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  2. Wow, the weight on this lens is absolutely awesome. I don't think I'm in the market for this one (I´ve got the 14-35mm F4) but I am really intrigued. The only downside so far (we´ll have to wait for tests) is it uses a STM motor instead of a USM motor.
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  3. Wow, the weight on this lens is absolutely awesome. I don't think I'm in the market for this one (I´ve got the 14-35mm F4) but I am really intrigued. The only downside so far (we´ll have to wait for tests) is it uses a STM motor instead of a USM motor.
    The 11-22mm EF-M was STM, but because it's so wide things just don't have to move that much. It does provide FTM which is usually not there on STM lenses, so there's probably not really much of a downside.
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  4. The 11-22mm EF-M was STM, but because it's so wide things just don't have to move that much. It does provide FTM which is usually not there on STM lenses, so there's probably not really much of a downside.
    It’s a fake FTM, though, since backdriving a leadscrew is a bad idea, mechanically speaking.
    Another software thing Canon only doles out to ‘deserving’ lenses…
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  5. Canon seems to have really shut down rumors lately. The RF 28mm f2.8 showed up as a rumor only a few days before it was announced and this one was less than 24 hours. It seemed before we would have really reliable rumors about specs weeks before the announcement.
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  6. Before you read what I’m writing here, I’ll just say one thing. If you love going really wide and even wider and have been waiting for your dream lens on the RF mount, then don’t waste time finishing reading this article before you preorder. Simply. Do. It. Now. I remember a time when Canon’s ultra-wide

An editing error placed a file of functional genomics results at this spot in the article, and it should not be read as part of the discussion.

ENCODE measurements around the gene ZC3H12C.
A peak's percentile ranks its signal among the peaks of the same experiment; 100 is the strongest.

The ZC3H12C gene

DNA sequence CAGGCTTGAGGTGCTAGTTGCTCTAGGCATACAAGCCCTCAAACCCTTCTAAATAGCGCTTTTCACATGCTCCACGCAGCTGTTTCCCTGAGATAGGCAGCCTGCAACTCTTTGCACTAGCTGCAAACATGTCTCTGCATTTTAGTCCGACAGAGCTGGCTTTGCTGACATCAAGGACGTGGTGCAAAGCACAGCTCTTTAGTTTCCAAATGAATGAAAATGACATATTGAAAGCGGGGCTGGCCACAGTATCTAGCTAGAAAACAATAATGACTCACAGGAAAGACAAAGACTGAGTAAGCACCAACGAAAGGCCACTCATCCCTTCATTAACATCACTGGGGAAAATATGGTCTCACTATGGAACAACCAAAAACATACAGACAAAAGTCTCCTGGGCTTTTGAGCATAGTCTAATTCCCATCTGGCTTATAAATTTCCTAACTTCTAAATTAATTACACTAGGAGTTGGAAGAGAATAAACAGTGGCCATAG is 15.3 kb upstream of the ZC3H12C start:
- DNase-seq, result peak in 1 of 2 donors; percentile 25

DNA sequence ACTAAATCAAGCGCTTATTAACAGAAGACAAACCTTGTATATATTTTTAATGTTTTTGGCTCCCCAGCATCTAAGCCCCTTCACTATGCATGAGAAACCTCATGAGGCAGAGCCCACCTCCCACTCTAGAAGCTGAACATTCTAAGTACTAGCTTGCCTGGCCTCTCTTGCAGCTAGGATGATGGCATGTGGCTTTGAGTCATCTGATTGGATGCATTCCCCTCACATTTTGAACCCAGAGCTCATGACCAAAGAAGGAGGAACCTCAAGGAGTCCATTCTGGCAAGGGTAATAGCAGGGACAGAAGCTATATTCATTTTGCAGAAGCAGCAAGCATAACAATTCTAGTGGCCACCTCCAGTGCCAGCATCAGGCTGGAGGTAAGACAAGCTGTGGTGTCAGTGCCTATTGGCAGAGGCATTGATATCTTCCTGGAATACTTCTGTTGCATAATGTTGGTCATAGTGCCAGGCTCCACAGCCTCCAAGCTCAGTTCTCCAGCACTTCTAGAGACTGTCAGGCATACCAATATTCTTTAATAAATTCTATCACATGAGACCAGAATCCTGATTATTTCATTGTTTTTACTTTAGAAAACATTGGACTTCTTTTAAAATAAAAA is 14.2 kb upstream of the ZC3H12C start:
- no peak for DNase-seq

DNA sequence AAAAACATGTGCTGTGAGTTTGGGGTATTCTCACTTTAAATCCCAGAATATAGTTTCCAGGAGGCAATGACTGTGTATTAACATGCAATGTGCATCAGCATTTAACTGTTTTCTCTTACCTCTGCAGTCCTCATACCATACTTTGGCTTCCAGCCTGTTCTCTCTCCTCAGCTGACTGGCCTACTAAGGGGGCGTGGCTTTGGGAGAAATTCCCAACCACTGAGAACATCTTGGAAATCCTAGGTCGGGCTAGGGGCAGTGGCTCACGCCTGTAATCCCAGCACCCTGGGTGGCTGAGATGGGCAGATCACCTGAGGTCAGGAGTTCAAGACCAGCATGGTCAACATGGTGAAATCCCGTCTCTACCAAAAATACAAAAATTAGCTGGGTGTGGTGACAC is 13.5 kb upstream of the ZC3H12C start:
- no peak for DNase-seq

See full article...
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  7. It’s a fake FTM, though, since backdriving a leadscrew is a bad idea, mechanically speaking.
    Another software thing Canon only doles out to ‘deserving’ lenses…
    You aren't racking focus on a 70-200mm though. the amount of movement is pretty small.
    I think it's more a size and weight thing than a "deserving" thing.
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  8. You aren't racking focus on a 70-200mm though. the amount of movement is pretty small.
    I think it's more a size and weight thing than a "deserving" thing.
    But all RF L lenses get the software based FTM, including the 100-500L, so I'm not completely convinced it's a purely technical issue. Having said that, the L lenses tend to have nano-USM. My counter examples would include the 16,28 and 50mm STM primes :)
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  9. Here is the MTF chart comparison between the new lens and the EF 11-24mm.
    Source: the-digital-picture

    Edit: check the message by @AlanF on the next page for the updated EF 11-24mm‘s MTF chart

    IMG_0603.jpeg
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  10. Here is the MTF chart comparison between the new lens and the EF 11-24mm.
    Source: the-digital-picture
    View attachment 212182
    I think the 11-24 MTF is using the old method of calculating it, Canon changed it a few years ago to be more realistic (lower numbers), but Canon USA is too lazy to update their website :(.